And during his signature promotion, Computer Geek Night, he dressed up in high water pants, a pocket protector and nerdy glasses and did a poor man's Myron Noodleman impersonation. When the Sky Sox weren't holding Bill Gates and Dilbert look-alike contests, they were designating fans to be "Spam blockers" -- sending them to the grassy hillsides behind the foul lines and firing gobs of lunch meat at them from a sling shot.
"I would have loved to be in the meeting where they talked about shooting meat into the berm," Ensor says. "Someone makes a dumb joke, the ignitions are firing, the lights are going off, and Rai's formulating a promotion. And he's the best at it. I like to think I'm pretty good, but he's got one more gear than everybody else."
It's only fitting that he met his future wife at the park. One night the scheduled participant in the "Pitch to Win" contest failed to report to the gift shop as instructed. Henniger, desperate for a replacement, approached an attractive young woman on a group office outing and asked if she could bail him out of trouble.
"What is this, some sort of sexist thing you do to make women look foolish?" asked the then Heather Mooney.
She won a $50 gift certificate by throwing a baseball through a hole on a board and revealed during a casual conversation that she was a trained vocalist. Henniger invited her back to sing the national anthem, and the story ends with 12 years of marriage, three beautiful children and a lovable, panting Australian Shepherd mix named Bosco....
Fellow employees tell a story from years ago, when a little boy designated to be the Sky Sox's junior announcer was so panic-stricken he wet his pants in anticipation of the big event. It was Henniger who cleaned him up, encouraged him to overcome his fears, and made the experience one to cherish.
"A time like this is a telling sign of how somebody treats other people," says Dan Karcher, Sky Sox radio broadcaster and Henniger's longtime friend. "I don't think Rai has an enemy anywhere in the community. He's one of those guys who's able to light up a room whenever he enters it."
Read the entire article...
May 10, 2008
Rogers said he knew he'd have to stiff-arm Broncos running back Selvin Young on his 66-yard interception return for a touchdown because he saw him gaining ground on the huge Ford Field scoreboard screen.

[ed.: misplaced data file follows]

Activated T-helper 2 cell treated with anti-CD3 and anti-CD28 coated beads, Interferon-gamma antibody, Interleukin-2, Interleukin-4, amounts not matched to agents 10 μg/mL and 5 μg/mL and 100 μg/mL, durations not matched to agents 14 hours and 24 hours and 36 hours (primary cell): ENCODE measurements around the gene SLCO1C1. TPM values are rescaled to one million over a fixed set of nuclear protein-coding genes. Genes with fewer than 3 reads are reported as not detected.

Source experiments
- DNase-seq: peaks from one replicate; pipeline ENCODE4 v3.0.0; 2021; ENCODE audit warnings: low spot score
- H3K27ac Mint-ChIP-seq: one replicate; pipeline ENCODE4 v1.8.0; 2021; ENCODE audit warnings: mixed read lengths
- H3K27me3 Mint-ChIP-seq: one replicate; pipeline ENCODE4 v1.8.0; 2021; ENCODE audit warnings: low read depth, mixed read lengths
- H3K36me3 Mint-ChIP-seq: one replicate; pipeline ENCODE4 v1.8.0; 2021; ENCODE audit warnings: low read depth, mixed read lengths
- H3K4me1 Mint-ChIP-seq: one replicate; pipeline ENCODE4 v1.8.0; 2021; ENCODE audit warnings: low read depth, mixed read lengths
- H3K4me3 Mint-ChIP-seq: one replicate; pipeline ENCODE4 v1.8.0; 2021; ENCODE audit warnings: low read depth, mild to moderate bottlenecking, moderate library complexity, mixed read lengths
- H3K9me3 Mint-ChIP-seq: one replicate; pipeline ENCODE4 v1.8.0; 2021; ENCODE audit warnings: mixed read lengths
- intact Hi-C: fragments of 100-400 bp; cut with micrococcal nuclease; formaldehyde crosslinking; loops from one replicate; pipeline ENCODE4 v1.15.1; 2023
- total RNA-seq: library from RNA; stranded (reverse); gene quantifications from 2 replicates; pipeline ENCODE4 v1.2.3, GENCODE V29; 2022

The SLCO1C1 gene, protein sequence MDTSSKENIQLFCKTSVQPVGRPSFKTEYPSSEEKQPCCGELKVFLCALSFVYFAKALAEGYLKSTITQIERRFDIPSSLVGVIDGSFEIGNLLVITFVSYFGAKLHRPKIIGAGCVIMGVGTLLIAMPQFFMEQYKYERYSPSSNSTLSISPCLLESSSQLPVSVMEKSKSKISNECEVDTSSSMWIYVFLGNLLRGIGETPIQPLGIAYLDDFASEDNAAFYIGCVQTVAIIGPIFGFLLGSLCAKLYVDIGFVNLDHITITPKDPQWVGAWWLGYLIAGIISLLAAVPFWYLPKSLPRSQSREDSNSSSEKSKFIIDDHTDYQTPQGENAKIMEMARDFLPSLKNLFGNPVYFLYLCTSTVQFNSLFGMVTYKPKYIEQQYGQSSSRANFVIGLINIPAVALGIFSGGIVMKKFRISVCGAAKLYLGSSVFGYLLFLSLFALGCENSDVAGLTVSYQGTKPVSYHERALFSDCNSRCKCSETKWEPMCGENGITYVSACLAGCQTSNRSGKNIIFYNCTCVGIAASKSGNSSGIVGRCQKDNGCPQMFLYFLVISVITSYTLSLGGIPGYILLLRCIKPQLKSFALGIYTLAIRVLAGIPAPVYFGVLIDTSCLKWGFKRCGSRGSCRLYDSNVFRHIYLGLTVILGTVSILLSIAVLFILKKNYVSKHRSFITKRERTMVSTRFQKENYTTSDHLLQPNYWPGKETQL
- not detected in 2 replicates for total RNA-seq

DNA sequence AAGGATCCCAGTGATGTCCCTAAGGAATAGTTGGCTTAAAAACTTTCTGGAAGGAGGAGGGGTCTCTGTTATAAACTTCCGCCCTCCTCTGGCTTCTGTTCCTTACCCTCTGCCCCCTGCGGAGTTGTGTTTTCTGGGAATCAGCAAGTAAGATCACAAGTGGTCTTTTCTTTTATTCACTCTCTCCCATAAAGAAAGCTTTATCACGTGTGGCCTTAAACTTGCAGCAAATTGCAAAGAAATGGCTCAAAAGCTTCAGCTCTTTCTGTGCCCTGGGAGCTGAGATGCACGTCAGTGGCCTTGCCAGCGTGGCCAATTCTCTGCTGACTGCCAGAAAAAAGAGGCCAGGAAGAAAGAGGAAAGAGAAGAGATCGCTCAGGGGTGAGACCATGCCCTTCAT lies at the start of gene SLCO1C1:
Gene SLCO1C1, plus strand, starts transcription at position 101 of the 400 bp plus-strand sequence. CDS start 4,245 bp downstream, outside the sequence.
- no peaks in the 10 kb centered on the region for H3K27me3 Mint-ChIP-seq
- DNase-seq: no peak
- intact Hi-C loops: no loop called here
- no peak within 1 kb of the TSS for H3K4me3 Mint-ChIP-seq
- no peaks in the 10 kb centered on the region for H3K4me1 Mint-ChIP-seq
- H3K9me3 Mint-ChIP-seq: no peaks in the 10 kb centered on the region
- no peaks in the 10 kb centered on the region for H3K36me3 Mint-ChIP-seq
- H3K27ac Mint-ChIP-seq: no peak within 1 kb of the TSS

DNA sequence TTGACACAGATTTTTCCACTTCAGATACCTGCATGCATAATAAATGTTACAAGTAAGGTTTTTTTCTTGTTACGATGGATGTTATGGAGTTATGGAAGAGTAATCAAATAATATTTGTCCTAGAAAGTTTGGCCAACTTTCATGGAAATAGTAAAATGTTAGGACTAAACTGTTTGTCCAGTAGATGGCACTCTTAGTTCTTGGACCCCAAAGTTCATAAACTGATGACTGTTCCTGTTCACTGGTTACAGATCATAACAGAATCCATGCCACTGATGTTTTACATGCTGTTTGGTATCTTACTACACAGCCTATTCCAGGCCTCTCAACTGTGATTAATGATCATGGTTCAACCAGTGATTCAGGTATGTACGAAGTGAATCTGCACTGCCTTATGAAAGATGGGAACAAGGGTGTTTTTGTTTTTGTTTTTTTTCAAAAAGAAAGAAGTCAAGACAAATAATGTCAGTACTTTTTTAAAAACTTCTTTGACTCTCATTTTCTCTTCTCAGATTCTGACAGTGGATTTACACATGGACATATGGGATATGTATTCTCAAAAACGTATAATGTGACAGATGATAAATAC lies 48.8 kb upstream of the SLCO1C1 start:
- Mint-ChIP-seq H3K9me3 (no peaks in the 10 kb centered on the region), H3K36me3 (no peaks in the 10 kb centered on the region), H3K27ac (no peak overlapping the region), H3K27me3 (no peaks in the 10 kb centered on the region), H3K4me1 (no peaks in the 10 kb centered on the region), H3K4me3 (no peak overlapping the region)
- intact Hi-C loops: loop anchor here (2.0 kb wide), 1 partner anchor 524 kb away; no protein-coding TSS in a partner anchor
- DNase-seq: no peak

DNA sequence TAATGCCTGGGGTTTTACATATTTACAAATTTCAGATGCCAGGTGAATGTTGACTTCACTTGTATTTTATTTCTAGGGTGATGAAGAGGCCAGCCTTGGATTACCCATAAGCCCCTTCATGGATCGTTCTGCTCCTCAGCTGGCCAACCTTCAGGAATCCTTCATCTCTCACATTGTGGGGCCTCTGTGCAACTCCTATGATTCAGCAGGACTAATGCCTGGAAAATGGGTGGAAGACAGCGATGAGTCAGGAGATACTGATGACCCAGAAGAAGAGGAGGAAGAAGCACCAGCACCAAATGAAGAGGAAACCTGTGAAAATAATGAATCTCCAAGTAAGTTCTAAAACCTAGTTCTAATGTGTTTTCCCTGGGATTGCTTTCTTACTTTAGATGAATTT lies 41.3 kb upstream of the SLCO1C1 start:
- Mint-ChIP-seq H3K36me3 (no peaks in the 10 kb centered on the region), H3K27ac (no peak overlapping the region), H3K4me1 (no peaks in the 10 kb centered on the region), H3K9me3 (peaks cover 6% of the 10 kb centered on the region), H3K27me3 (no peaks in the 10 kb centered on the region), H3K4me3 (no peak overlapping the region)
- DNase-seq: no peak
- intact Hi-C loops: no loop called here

Corey Smith tried to block Young, but didn't get enough of him to knock him off course.
"I looked at the Jumbotron and saw a guy coming up on my left. I caught a glimpse of the Jumbotron and saw (Smith) trying to throw a block to my left. I turned my head around and there he was. I tried to put that big arm out there to keep him at bay,'' Rogers said.
And why was Rogers looking at the big screen?
"It just happened that way. We have a beautiful stadium and a beautiful Jumbotron,'' he said.Read the entire article from MLive.com
May 9, 2008
Check out this article from The Coast about a new hockey art exhibit opening up at the Art Gallery of Nova Scotia (AGNS) in Halifax. My favourite is "Hockey Organ" (pictured above) by Graeme Patterson: "...a souped-up STIGA rod-hockey game with its own "Jumbotron." Instead of pulling rods to make the players move, you press organ keys, which in turn play music."
(There's more about "Hockey Organ" here.)
You can check out the AGNS web site for a video preview of the exhibit -- definitely worth a look.
May 8, 2008
1. Roll Call, New York Yankees: ...From the chants that fit neatly into a four-syllable meter -- "DE-REK JE-TER" -- to the ones that don't - "A-Rod," "Ro-bin-son," and "Bob-by" -- this Bronx cheer works, and is a lot more family-friendly than the rest of the Section 39 utterances heard throughout a game.Read the entire article...
2. Rally Monkey, Los Angeles Angels: ...the Angels are losing late in the game, they get a runner on base, and they show a monkey jumping up and down under the words RALLY MONKEY. The fountains by the faux rock pile beyond center field go off, they play "Jump Around" by House of Pain, and the fans go wild.
3. Sausage Race, Milwaukee Brewers: It's worth going to Miller Park just to see this tradition, which occurs after the bottom of the sixth inning as a promotion for the Klement's Sausage Company. Five mascot-dressed links square off in a race on the field, and you choose your personal preference...
4. "Sweet Caroline," Boston Red Sox: ...This Neil Diamond staple caught on during the 2002 season and is now a sing-along ritual in the Fens, with the fans adding the "So good, so good, so good" echo in the middle of the chorus. It's so good that Diamond himself will come sing it at the diamond this year. Now that's a powerful tradition.
5. "OK Blue Jays," Toronto Blue Jays: ...It starts with, "You've got a diamond, you've got nine men, you've got a hat and a bat, and that's not all," and it goes on from there, peaking at the chorus of, "OK, Blue Jays, Let's ... play ... ball!" Ardent Jays fans appreciate the 1980s references in the original song, such as, "Dave's put down a smoker," which apparently means former Jays hurler Dave Stieb threw a strike, and didn't castigate a patron holding a cigarette.